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Clearing Snow Off Trail Ridge Road In Rocky Mountain National Park, The Video


Editor's note: The following release is from Kyle Patterson, public information officer for Rocky Mountain National Park.

Every year, Rocky Mountain National Park snowplow operators begin plowing Trail Ridge Road in mid-April.  Crews from the west side of the park and crews from the east side of the park move along the road and eventually meet near the Alpine Visitor Center.  The visitor center is the highest in the National Park Service, sitting at 11,796 feet above sea level.  Spring storms often impact plowing activities.  Plow operators normally encounter drifts from 18 to 22 feet tall.

This year snowplow operators have encountered less snow on the west side of the Continental Divide and average snowpack on the east side. The latest spring storms were a result of more up slope conditions, producing lots of snow in places like Longs Peak.  As is typical, park plow operators have dealt with days of low to no visibility, wind, drifting snow and icy road conditions.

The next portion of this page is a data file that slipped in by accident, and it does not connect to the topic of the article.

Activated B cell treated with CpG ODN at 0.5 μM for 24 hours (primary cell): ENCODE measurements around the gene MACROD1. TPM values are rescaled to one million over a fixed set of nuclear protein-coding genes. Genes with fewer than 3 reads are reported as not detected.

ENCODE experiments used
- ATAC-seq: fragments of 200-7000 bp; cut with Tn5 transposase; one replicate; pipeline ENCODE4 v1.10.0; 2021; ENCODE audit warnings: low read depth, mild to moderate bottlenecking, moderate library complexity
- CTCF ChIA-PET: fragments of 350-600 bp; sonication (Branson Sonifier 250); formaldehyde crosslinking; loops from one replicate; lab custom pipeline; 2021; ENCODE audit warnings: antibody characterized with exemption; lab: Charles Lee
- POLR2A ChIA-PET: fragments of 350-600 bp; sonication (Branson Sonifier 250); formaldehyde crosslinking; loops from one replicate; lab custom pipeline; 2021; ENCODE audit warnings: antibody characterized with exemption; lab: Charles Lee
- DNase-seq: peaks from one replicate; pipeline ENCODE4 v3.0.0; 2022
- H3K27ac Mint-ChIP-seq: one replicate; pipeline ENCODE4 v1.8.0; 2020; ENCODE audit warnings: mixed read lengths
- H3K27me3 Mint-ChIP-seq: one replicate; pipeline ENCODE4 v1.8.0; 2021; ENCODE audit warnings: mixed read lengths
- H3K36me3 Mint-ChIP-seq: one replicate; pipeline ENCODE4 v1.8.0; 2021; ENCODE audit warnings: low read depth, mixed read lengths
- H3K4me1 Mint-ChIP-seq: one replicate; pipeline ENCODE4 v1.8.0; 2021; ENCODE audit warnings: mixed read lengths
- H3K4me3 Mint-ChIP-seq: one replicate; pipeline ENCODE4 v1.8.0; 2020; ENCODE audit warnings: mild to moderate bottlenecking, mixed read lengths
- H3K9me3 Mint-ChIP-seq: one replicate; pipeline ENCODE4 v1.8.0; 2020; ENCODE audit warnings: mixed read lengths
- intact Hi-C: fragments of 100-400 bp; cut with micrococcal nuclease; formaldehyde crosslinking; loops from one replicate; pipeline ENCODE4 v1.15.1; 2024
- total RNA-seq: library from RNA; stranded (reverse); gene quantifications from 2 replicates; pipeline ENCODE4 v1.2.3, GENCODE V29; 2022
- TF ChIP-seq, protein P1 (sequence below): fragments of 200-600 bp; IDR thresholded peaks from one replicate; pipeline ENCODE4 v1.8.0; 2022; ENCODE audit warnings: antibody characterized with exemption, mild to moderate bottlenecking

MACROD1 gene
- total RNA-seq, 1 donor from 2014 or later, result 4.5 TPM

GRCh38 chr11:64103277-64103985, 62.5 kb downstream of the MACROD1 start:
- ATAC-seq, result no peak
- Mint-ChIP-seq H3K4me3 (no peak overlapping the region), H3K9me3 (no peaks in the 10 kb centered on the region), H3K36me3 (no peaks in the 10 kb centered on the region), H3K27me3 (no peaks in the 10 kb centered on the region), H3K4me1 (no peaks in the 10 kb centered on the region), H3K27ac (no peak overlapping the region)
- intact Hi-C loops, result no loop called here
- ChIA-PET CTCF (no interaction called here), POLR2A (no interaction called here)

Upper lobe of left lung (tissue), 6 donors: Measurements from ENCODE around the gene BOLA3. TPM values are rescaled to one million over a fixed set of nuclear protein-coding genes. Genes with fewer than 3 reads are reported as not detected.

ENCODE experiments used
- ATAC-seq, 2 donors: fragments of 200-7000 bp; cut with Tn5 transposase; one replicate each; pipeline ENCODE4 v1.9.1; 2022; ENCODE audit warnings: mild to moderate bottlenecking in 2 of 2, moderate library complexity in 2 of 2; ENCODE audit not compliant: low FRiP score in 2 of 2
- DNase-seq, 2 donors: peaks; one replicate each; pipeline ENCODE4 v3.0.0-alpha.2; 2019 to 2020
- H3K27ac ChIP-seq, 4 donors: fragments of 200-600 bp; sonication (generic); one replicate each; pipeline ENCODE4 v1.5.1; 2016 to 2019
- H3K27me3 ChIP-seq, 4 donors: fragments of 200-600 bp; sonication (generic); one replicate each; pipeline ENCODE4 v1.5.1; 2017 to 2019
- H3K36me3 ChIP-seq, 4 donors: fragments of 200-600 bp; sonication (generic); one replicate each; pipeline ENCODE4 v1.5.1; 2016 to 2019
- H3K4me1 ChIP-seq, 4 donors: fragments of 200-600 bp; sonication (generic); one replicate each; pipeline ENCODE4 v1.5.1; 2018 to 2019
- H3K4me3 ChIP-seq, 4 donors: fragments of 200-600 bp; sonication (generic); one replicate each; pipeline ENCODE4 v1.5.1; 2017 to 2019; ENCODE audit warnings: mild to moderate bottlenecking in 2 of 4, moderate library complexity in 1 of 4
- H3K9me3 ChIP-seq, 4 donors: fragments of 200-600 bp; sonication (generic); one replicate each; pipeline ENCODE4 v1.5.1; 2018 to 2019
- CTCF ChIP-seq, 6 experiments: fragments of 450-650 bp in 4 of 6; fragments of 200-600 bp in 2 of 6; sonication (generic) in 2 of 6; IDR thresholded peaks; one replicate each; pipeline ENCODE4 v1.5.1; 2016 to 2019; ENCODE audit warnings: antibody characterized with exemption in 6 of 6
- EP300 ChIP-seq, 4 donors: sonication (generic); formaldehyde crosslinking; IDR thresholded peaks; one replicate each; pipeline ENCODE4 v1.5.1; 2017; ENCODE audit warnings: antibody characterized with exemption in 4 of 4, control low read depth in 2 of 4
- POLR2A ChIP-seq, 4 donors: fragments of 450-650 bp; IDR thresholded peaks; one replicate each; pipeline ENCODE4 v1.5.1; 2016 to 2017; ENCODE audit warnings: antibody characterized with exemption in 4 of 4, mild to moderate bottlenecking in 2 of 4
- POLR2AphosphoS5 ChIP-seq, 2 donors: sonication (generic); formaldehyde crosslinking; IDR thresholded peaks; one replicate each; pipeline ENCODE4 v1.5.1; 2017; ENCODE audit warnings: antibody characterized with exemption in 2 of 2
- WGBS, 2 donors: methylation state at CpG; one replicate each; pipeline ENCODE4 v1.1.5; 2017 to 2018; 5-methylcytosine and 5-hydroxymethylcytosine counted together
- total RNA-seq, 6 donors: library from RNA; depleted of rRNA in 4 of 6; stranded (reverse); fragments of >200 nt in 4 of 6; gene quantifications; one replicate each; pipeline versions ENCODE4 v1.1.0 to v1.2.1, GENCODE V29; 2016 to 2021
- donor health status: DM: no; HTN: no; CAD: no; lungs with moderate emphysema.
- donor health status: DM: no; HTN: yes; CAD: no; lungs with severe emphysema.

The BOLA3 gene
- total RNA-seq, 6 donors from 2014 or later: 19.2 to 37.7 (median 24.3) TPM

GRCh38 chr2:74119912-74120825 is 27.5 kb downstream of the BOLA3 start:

Trail Ridge Road is the highest continuous paved highway in the United States, reaching an elevation of 12,183 feet. The entire road traverses the park for 48 miles. It travels through the heart of Rocky Mountain National Park, entering a world of alpine beauty and incredible scenic vistas. About 11 miles of the road run above treeline. Trail Ridge Road was completed in 1932 and connects the communities of Estes Park on the east side and Grand Lake, Colorado, on the west.

Trail Ridge Road is currently open to pedestrians and bicycles above Rainbow Curve on the east side and Colorado River Trailhead on the west side, unless posted otherwise due to safety of snowplow operations. Weather permitting, park staff aims to have the road open on Friday, May 22.

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